Make Pressroom Safety a Habit

October 1, 2007

One of the most effective strategies stampers can adopt to improve pressroom safety is to emphasize safety habits to operators. Typically, stampers pay more attention to meeting Occupational Safety and Health Administration (OSHA) standards by implementing equipment changes and upgrades. These hardware improvements can include installation of control-reliable press controls, properly installed presence-sensing devices and auxiliary barriers. While important, these are only the first steps in establishing a comprehensive pressroom safety strategy.

Focus on the Human Element

OSHA accident reports have long revealed that most mishaps involve some human element. Sometimes the guards are insufficiently designed or improperly installed. Often accidents involve the action or inaction of one or more individuals. This supports the idea that safety programs focusing primarily on hardware issues are inherently weak. Stampers can achieve and maintain low accident records by emphasizing, through training, the importance of personnel consistently executing their daily duties in strict accordance with safe practices.

The goal of the hardware aspect of a safety program is to design and install, where feasible, safety equipment that works with no active involvement from the operator. For example, an interlocked barrier device prevents the press from stroking if open. The operator has no control over this function.

The training aspect of the program must focus on actions and decisions still within the operator’s control. Like a seatbelt in a car, which is only effective if the driver consistently chooses to use it, good safety habits work effectively only if the operator uses them.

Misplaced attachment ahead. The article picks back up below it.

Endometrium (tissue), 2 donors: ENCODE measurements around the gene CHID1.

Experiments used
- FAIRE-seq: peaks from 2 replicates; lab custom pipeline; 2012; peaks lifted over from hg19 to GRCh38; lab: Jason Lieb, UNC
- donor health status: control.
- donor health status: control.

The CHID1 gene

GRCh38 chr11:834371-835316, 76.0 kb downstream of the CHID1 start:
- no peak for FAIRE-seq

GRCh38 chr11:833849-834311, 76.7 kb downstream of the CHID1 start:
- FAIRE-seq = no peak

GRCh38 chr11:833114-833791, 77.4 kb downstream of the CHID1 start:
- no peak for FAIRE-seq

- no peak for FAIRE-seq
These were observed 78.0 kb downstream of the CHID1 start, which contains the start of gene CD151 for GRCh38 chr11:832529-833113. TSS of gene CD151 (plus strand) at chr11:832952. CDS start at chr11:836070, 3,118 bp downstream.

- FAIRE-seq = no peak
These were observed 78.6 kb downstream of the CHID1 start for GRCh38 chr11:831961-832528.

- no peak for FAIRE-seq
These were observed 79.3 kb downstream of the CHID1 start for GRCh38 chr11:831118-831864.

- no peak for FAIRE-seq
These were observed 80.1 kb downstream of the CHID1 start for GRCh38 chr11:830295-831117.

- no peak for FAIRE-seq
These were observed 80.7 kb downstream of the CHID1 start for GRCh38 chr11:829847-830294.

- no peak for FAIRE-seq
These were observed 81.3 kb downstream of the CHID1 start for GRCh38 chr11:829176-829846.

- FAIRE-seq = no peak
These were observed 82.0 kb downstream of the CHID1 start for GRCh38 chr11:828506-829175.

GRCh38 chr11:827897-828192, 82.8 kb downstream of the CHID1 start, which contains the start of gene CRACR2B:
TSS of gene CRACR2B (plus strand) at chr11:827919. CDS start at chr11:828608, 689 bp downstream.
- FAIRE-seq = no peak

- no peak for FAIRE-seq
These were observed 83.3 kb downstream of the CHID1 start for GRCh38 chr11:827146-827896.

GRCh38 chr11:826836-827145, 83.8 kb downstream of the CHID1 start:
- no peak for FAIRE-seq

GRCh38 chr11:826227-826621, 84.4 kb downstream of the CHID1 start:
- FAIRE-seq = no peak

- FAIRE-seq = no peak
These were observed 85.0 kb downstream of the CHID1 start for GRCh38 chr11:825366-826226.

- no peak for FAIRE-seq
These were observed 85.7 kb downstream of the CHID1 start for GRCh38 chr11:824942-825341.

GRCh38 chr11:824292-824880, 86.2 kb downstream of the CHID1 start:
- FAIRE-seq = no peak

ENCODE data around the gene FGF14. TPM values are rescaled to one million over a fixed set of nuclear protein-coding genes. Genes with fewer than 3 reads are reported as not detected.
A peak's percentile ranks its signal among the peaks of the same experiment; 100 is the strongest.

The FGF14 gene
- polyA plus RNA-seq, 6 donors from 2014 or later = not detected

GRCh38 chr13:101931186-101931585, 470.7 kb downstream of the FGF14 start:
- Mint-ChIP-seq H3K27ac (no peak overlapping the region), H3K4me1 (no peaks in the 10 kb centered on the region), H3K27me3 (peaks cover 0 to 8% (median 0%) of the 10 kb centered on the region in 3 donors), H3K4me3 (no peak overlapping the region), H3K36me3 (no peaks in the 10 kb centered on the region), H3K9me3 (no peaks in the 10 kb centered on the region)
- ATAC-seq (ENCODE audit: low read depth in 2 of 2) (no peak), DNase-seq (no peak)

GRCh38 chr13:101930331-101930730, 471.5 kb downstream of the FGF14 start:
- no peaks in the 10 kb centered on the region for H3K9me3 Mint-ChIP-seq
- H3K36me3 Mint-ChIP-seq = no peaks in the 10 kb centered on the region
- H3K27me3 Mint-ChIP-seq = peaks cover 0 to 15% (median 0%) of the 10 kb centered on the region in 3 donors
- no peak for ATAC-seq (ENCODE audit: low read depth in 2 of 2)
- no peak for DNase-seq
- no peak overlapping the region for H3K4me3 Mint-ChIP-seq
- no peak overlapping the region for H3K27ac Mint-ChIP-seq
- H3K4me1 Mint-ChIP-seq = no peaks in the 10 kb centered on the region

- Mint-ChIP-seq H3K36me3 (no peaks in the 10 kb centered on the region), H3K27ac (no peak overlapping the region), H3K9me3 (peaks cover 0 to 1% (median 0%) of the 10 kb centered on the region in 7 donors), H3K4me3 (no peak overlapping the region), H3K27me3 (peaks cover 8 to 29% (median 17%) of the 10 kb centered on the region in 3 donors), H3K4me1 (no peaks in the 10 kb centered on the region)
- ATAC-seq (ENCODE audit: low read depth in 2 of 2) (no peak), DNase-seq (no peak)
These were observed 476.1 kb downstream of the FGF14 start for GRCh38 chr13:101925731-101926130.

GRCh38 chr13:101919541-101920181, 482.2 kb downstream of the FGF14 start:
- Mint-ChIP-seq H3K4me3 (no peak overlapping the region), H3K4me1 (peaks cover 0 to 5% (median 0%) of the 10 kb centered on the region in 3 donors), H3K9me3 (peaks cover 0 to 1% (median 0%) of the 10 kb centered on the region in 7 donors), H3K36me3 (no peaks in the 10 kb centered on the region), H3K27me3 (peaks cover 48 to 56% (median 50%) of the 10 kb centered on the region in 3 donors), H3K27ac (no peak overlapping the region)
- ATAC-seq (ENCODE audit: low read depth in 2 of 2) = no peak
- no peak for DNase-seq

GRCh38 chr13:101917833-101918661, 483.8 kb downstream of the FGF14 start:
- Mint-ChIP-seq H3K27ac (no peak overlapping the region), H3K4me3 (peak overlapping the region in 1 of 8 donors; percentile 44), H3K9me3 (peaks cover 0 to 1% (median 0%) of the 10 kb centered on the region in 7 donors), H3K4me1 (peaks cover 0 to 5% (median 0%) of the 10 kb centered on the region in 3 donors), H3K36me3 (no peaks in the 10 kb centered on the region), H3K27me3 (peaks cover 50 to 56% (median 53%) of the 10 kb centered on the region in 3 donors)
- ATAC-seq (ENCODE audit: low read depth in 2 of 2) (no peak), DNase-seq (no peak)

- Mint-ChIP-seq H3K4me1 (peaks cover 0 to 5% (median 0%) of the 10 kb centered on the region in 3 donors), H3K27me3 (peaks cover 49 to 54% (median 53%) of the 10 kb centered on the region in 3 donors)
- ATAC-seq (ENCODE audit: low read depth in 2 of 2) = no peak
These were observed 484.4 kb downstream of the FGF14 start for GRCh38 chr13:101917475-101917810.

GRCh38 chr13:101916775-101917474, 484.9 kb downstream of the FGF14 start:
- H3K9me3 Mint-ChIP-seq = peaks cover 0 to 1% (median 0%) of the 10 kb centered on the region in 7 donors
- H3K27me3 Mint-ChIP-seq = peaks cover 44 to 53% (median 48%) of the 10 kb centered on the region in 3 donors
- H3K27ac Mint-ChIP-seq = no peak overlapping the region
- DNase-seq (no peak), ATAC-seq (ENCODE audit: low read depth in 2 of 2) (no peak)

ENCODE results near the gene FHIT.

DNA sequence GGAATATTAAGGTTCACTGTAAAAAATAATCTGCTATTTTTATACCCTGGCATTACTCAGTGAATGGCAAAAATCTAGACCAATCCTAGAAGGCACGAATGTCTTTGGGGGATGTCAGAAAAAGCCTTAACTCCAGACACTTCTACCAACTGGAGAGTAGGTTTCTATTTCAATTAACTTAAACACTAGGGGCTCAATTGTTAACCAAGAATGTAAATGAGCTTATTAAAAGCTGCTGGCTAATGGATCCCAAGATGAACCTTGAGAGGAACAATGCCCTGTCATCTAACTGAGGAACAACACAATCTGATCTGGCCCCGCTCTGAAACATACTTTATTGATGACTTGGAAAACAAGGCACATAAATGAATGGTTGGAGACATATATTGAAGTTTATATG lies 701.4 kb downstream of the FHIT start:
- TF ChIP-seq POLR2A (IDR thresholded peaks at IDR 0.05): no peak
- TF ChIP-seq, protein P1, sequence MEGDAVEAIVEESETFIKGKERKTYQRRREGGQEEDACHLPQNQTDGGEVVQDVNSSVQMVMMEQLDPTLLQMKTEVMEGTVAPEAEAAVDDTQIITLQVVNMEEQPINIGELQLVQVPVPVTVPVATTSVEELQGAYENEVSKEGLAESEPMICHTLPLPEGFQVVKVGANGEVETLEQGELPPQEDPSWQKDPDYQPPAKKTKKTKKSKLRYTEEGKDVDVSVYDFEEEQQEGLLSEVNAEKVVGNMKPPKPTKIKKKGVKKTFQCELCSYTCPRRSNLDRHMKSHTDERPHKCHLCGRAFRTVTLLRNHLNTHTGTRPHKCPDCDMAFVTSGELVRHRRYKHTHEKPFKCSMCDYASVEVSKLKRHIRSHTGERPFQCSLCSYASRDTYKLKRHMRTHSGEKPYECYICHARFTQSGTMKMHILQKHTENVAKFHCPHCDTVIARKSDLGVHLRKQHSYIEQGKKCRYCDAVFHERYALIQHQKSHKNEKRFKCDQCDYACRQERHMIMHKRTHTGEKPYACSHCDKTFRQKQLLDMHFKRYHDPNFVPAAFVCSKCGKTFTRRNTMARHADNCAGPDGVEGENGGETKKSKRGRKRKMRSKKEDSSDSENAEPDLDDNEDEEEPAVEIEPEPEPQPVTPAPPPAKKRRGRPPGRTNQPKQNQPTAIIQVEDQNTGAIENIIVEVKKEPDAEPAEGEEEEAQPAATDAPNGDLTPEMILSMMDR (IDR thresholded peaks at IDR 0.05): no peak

Ingrain Safety Habits

Safe pressroom habits must be so ingrained that the operator performs them without having to consciously remember them. The goal of the training program must be to teach people to use safe practices all of the time, out of habit.

Employees already have many built-in safety habits before they ever enter a stamping plant. For example, individuals have been taught to watch out for traffic when they cross a street. This behavior, taught from childhood, is performed routinely without conscious thought. Few individuals, however, have been trained to watch for traffic inside a building. Stampers recalling their own first weeks in a plant, or those of a new hire, can attest to the near misses and occasional collisions that occur between new employees and the many fork trucks that roam factory aisles. And the factory is filled with other hazards much less obvious to a new employee than fork trucks. Thus, new employees will have to learn new habits to protect themselves from hazards.

Make a List for New Hires

When establishing an effective safety program, first identify hazards in the plant related to each new employee’s job function. Secondly, create the list of habits to be taught to protect workers from these hazards. No two lists will be exactly the same, though many will share common points. In a stamping plant, most lists would include, but not be limited to: